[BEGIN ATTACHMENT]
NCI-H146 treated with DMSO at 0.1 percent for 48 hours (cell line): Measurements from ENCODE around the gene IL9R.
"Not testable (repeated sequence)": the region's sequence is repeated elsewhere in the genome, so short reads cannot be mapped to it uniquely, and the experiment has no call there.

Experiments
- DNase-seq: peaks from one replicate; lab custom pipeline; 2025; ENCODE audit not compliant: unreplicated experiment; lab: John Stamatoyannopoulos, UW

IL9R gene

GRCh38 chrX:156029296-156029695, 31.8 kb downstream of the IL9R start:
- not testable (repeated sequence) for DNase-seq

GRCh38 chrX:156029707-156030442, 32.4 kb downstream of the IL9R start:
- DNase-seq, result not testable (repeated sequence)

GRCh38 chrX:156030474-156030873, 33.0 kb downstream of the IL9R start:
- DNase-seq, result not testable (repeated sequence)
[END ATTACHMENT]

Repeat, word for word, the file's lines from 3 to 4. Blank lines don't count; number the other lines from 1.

Experiments
- DNase-seq: peaks from one replicate; lab custom pipeline; 2025; ENCODE audit not compliant: unreplicated experiment; lab: John Stamatoyannopoulos, UW